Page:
WASHINGTON - It was a made-for-TV moment that all presidents would relish, but it seemed especially significant for the man who turned a reality TV career into a successful bid for the presidency.
Donald Trump triumphantly greeted the three Americans released by North Korea in the early morning darkness at Joint Base Andrews outside Washington early Thursday, an image one can expect to see over and over again come the 2020 U.S. presidential election campaign.
“It was a very important thing to all of us to be able to get these three great people out,” Trump told reporters on the tarmac. He then went on to speculate that live television coverage of the arrival “probably broke the all-time in history television rating for 3 o’clock in the morning.”
WATCH: Trump greets hostages released by North Korea
It was a moment the president gladly seized given that his White House has been buffeted by a chaotic mix of policy and personal drama in recent days. The prospect of a potentially historic breakthrough on North Korea could move a number of other unwelcome distractions to the side, including the ongoing Russia investigation, the growing legal difficulties for Trump’s personal lawyer, Michael Cohen, and the soap opera that the Stormy Daniels story has become. Daniels is the adult film actress who claims she once had an affair with Trump. He denies the claim.
Trump also announced Thursday on Twitter that he will meet with North Korean leader Kim Jong Un on June 12 in Singapore. A new CNN poll found that 77 percent of those surveyed support Trump meeting the North Korean leader, and 53 percent approve of his handling of the North Korea issue generally.
Those numbers are in keeping with a general trend of late that has seen the president’s poll ratings improving, perhaps in part because of the strong economy.
The president’s average approval rating at the moment is around 42 percent, up from the 39 to 40 percent ratings he was getting for months. That may not sound like much of an improvement, but given that Trump has been mired in the weakest poll ratings of any first-term president since World War II, it will be seen as good news by his supporters.
Even with the slight improvement, though, many analysts say Trump remains a polarizing figure.
“I think for both sides, people who like Donald Trump and who don’t like Donald Trump, positions have hardened,” said John Fortier of the Bipartisan Policy Center in Washington. “And it is interesting to see that his approval ratings have not changed dramatically in the last several months even though it seems like a lot has happened.”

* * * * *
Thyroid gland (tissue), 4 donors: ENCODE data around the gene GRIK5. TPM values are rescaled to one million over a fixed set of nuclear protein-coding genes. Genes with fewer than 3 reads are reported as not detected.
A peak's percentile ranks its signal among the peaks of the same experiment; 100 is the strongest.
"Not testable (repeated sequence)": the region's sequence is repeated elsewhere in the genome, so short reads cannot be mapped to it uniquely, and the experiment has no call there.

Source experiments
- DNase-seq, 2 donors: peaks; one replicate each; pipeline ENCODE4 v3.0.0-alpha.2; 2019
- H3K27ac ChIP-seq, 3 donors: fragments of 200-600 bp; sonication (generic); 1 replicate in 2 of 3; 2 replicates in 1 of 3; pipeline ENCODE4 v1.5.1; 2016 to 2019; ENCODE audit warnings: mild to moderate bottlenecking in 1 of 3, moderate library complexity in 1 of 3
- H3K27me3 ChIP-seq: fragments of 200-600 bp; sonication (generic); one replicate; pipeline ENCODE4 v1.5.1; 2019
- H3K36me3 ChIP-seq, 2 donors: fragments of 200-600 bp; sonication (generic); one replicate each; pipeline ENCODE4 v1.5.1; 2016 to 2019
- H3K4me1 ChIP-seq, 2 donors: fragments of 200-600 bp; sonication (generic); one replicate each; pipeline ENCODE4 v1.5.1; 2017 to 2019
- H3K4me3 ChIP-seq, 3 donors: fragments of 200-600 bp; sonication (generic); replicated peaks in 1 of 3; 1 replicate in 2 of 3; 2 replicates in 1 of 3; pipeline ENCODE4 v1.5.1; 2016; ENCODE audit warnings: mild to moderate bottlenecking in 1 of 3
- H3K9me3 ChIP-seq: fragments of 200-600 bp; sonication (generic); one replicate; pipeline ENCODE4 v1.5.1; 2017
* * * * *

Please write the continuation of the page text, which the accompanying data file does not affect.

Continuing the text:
That includes this week’s decision by the president to pull the U.S. out of the Iran nuclear deal, fulfilling yet another campaign pledge from 2016. Trump condemned the deal as “defective at its core.”
Many Democrats disagreed with the president’s action, including Maryland Senator Ben Cardin.
“Withdrawing from the nuclear agreement isolates America, and I think it helps Iran and it works against our objectives to control their type of activities,” Cardin told reporters.
Trump has long complained that he gets little credit for the strong U.S. economy, and he frequently has lashed out at the news media for what he sees as its preoccupation with the Russia investigation led by special counsel Robert Mueller.
“So we have the best employment numbers we have virtually ever had. And yet, all we hear about is this phony Russia witch hunt. That is all we hear about,” Trump told an enthusiastic audience of National Rifle Association members recently in Dallas, Texas.
In many surveys, Trump retains the support of 80 to 90 percent of Republican voters, a likely dividend of his relentless efforts to cater to his political base and remind them of campaign promises kept.
Trump often reminds voters about the partisan stakes in this November’s midterm elections and warns about the prospect of a Democratic takeover of Congress.
“The more partisan you are, the more likely you are to be loyally behind Trump and the more likely you are to think that the Democratic Party is posing a threat for America, and consequently when you feel that, then virtually any means are necessary to combat that threat,” said Henry Olsen with the Ethics and Public Policy Center in Washington.
But Brookings Institution expert Bill Galston argued that even with the president’s slight improvement in the polls, Trump remains a catalyst for opposition Democrats.
“President Trump’s job approval remains near historic lows for a first-term president and there are signs that Democrats at the grass roots are highly mobilized and record numbers are showing up and presenting themselves as candidates for office.”
Trump hopes to keep the focus on the domestic economy and North Korea, and away from the Russia probe, the legal problems facing his personal attorney Michael Cohen, and the legal battle over his alleged affair with Daniels.
The president is well aware that any good news credit he can accrue between now and November could help Republicans resist what is expected to be a fierce Democratic campaign in the midterm elections in which control of both the House and Senate is very much in doubt.